“At about 10, we felt it was safe enough to take a trip in the Hummer and check on our brother’s house and YOLO, along with the status of our friends who stayed up there,” Ventura said.
His brother, Marcel Ventura is the owner of YOLO Watersports.
“It was an adventure to say the least with downed lines, trees blocking the street, which we had to either axe out of the way, or pull out of the way in order to get there. We could not make it to my brother’s house because of a huge tree and the fact that the wind was still up so much we could hear the breaking limbs above us. We made it to Captiva, but on the way back we encountered a much larger tree had fallen and blocked the entire road. After about 30 minutes of axing and pulling, we managed to make a path around the tree and immediately headed home. The next morning I woke up and headed out at first light,” Ventura said. “I was doing live video on Twitter the entire time before, during and after the storm and had gotten quite the following since it began. That first light video had 16,000 views that day.”
From those videos, he began receiving requests from people who wanted to know what shape their property was in, so he did what he could to answer their questions.
“Luckily our homes did not sustain damage other than the trees,” Ventura said.
Ward also calmed her friends’ nerves, by checking on their homes, taking pictures and sending them the proof that things were OK.
“I’m glad I was able to help put other people’s minds at ease,” she said.
Once she made it back home to Casa Mariposa, Ward was relieved that there was no damage, other than the garden.
“The garden was trashed,” she said, adding that when she moved there four years ago she whipped the garden back into shape.
Ward had already begun working on the garden, pruning heavily and taking advantage of the new start, with some much-appreciated volunteers.
“The garden is a labor of love,” she said.
Although Ventura has ridden out storms before, he said never one of this magnitude.
“I’m kind of a weather nerd and have been called weatherman Nik by my friends, so being able to be here during the storm was awesome. Experiencing the weird little phenomenon that happen during extreme weather is something I enjoy a lot! Like, where pelicans hide, or the extreme tides and the desertion of the island of all people. A tropical ghost town. I would not recommend that anyone try to ride out a storm, but I’ve had training and we had the resources to deal with anything Irma could have tossed at us. We dodged a bullet and I’m thankful our little island was spared the worst,” he said.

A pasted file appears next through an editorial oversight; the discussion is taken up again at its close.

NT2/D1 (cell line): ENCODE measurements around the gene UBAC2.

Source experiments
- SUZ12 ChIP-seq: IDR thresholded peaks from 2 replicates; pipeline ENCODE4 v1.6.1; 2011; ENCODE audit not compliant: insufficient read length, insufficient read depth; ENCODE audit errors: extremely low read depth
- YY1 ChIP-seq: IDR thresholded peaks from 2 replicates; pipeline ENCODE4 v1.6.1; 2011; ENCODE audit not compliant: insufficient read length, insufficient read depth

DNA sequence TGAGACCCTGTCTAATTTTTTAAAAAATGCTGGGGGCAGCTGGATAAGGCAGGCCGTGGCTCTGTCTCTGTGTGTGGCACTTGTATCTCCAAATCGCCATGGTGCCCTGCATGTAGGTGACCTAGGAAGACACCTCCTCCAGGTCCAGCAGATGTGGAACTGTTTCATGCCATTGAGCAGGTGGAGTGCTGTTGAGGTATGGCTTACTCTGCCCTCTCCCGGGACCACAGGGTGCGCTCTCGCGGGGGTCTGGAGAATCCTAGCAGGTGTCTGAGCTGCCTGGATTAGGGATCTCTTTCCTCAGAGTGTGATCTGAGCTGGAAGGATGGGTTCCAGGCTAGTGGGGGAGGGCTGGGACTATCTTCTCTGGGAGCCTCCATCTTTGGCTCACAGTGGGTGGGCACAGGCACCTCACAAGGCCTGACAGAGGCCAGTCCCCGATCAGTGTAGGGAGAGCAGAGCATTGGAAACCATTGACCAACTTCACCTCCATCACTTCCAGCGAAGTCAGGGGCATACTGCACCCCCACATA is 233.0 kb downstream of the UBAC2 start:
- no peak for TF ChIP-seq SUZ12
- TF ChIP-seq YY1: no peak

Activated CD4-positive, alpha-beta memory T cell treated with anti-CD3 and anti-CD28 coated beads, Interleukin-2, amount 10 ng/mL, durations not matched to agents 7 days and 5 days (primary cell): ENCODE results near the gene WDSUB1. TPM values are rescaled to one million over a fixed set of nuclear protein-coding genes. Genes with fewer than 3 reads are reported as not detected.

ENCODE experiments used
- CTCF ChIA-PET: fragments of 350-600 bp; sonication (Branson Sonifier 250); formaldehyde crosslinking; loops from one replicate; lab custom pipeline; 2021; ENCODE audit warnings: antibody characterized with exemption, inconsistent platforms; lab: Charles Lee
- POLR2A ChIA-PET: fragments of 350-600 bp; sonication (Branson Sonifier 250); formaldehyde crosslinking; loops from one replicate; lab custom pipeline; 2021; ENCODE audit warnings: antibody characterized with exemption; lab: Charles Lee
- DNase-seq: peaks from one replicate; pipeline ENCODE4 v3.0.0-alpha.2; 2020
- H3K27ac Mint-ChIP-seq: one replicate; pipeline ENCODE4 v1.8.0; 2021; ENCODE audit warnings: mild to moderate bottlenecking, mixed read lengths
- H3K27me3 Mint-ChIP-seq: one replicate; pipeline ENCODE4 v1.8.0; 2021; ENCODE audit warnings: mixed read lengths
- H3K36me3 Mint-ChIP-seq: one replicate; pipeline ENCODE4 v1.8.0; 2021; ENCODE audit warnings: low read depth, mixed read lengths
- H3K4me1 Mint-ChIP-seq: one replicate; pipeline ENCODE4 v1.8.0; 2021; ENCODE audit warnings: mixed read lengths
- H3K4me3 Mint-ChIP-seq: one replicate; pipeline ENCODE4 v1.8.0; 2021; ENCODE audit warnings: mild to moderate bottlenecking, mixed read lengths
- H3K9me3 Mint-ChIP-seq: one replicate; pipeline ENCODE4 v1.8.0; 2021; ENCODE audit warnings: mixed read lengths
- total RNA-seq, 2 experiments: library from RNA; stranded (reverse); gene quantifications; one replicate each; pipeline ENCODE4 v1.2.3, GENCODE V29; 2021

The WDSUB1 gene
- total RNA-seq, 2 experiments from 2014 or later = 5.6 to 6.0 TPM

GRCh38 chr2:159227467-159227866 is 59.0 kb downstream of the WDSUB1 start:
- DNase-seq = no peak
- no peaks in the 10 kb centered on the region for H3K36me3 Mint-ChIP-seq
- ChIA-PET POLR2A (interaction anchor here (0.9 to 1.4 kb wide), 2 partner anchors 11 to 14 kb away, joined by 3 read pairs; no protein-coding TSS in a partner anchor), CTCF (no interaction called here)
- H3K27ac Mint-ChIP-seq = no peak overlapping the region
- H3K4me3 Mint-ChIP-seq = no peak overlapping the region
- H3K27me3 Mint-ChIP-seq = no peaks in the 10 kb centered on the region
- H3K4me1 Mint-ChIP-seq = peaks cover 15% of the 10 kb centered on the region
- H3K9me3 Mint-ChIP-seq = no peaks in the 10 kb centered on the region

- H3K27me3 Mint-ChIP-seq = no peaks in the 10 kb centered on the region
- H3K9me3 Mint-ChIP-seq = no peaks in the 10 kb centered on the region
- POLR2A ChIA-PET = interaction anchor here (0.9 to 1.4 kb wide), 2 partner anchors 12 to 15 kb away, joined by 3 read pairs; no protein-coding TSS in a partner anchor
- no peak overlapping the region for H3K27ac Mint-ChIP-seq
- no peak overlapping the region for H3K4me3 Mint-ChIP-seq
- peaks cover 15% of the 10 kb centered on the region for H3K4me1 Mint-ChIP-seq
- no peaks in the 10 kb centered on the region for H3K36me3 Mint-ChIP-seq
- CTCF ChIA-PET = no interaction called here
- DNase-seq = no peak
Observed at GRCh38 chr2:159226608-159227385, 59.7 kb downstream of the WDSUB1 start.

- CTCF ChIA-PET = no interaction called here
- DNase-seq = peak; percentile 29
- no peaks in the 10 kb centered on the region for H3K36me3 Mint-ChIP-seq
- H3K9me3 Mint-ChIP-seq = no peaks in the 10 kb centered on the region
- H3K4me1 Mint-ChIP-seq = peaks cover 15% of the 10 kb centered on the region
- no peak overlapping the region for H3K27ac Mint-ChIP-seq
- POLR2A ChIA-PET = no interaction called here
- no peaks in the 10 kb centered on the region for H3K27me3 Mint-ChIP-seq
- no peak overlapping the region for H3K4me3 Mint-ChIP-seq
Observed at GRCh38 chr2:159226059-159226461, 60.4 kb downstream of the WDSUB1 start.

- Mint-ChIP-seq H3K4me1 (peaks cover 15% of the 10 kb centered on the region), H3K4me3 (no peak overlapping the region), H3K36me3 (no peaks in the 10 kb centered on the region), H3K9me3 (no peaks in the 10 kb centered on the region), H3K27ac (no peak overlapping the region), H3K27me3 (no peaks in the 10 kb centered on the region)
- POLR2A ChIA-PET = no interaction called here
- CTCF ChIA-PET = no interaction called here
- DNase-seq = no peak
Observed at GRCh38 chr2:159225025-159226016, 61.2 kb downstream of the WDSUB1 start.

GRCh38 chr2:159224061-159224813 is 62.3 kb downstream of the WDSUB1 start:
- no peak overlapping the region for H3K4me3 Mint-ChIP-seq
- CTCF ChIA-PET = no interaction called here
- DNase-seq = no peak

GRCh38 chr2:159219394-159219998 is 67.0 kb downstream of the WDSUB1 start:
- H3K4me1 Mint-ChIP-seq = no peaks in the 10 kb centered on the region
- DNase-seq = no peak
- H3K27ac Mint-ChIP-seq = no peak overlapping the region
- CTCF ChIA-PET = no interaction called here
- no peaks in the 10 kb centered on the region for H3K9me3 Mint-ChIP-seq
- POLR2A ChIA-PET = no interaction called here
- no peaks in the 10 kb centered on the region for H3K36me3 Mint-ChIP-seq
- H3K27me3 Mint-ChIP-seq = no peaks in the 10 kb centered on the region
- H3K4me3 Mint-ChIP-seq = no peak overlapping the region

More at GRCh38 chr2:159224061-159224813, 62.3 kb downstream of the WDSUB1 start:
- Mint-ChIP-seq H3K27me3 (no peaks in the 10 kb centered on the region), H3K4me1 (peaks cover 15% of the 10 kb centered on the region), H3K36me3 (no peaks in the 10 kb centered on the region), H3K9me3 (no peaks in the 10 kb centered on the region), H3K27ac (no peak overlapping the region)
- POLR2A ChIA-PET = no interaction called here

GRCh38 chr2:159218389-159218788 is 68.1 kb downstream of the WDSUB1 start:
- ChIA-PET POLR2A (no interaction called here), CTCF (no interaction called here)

Those who would like to view his Hurricane Irma footage can check out @SanibelNik on Twitter.
Ventura said he started the Twitter account after his friend urged him.
“‘If you’re gonna be stupid and stay there, you might as well document it,'” his friend said.
Venture said it was crazy to him that so many people wanted to see what was happening.
“I was contacted by ABC, NBC, BBC, Good Morning America, Ohio State University and the News-Press,” he said.
Ward said the one thing she took away from staying on the island during Hurricane Irma is “focusing on today.” She said when going through an experience like a hurricane, you have to live in the now.
“Life is good and that’s the take away,” Ward said. “We really dodged a bullet.”
After the hurricane passed, she said she was grateful for breathing and a cup of coffee, thanks to hooking up the coffee maker to the generator.
“It’s all the small stuff. A cup of coffee in the morning is a great thing,” Ward said.
Ventura moved to the island in 1997 after graduating from high school. He left the island for a while when he joined the Coast Guard in 2001 and spent four years in Northern California as a search and rescue communications specialist. He spent another four years as a reserve in Florida.
Ventura works at YOLO as a lead maintenance and repair tech. He also drives the parasail boat. He’s also been a licensed captain for 10 years.